First Immersion then Creation

There certainly is nothing wrong with the ‘blank slate’ style of creativity – that kind of creative endeavour that is often displayed by beginners or novices in any given field. However, true creative genius is more usually a product of someone who has attained ‘eminence’ or ‘expertise’ in their given field. More often than not, creative genius follows an incubation period – a period of time in which the fundamental rules, principles and techniques of a skill-set become fully internalised. Here is where the oft-cited 10-year-rule comes into effect. Ten years in a given field can give rise to a profound level of ownership of the tenets and principles in that field – hopefully, creating a fertile bed from which novel and breakthrough ideas can emerge.
Total immersion in our chosen field can give rise to a level of ownership that in turn may ultimately give rise to true creative genius. Immersion first – then creativity.


Anonymous said…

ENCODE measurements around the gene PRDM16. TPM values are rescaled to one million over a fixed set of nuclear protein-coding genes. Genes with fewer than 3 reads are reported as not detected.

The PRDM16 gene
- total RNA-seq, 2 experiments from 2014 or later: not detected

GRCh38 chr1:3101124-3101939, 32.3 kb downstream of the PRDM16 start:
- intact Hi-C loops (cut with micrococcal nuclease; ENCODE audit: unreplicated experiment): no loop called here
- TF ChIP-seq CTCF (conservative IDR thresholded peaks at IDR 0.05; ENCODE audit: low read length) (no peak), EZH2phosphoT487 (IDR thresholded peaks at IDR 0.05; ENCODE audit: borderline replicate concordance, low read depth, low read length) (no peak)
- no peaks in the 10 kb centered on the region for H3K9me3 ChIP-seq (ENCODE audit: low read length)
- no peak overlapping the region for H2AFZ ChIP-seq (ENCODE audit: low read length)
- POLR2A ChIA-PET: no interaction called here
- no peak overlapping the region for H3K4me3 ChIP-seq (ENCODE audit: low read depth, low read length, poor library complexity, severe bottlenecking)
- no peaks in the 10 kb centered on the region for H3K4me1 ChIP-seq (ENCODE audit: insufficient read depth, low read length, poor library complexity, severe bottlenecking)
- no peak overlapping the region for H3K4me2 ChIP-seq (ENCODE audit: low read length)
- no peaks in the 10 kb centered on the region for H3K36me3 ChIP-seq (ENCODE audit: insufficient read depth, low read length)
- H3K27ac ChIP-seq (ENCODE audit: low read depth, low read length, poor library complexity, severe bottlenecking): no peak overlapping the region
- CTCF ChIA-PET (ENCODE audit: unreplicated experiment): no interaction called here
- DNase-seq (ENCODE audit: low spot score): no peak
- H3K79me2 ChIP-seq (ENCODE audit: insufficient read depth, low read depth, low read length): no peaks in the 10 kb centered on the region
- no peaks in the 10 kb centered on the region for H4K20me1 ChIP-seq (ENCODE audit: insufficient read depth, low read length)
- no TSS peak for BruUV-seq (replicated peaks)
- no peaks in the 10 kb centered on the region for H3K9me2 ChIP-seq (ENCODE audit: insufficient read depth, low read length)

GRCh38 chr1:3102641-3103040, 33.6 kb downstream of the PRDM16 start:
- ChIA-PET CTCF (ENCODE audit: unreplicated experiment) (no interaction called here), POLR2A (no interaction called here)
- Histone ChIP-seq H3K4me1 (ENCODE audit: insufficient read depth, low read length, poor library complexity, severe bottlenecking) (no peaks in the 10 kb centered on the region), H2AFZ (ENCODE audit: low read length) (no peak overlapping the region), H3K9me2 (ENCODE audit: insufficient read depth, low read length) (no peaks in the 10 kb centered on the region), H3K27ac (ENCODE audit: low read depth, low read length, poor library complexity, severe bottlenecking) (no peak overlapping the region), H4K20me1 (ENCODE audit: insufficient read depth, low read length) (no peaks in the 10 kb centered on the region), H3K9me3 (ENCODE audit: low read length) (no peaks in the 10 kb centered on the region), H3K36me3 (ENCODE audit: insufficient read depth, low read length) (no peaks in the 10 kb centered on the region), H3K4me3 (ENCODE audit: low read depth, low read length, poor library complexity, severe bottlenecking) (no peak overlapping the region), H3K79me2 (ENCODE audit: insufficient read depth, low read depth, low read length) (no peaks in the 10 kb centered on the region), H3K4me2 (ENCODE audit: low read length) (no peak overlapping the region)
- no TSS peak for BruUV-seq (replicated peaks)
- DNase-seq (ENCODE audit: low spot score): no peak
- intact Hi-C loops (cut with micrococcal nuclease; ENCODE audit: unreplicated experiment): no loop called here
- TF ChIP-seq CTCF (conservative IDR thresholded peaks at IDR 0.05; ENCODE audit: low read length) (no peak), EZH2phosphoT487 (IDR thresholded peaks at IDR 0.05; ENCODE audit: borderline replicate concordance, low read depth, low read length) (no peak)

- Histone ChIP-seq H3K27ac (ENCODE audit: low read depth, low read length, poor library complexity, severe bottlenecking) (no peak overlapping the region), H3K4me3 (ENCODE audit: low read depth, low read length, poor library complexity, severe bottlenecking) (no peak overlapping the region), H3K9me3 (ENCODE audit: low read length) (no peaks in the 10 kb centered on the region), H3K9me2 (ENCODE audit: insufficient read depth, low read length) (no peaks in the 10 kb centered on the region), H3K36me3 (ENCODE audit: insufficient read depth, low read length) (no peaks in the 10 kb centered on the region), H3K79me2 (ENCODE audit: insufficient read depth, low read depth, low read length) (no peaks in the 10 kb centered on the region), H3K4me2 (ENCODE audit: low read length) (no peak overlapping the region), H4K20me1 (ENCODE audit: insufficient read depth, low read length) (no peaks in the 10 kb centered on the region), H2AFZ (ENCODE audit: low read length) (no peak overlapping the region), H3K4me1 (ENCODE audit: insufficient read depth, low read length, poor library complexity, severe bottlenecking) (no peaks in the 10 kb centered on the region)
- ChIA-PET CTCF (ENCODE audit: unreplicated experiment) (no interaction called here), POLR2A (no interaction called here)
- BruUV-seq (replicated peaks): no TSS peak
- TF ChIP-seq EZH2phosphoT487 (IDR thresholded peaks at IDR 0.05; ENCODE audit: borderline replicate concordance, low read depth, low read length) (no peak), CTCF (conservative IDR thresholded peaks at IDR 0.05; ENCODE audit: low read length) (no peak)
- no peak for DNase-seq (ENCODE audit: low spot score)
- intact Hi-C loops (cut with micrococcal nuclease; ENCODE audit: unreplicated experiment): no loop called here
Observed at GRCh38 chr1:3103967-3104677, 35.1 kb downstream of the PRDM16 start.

I really enjoy your blogs John. I tend to agree on this one, although I find that sometimes, beginners to a subject, or anyone from a semi-related field, who has a high preference for influence and a nose for efficiency can often come up with lots of very creative ideas and new ways of doing things. Although most of their ideas will unpolished or misguided. And need heavy critiquing before any implementation takes place. An experienced operator will generally have fewer creative ideas (because they stop questioning why they do things) but the few ideas he/she does have -will be often very workable, and less divergent from the current method of operation.

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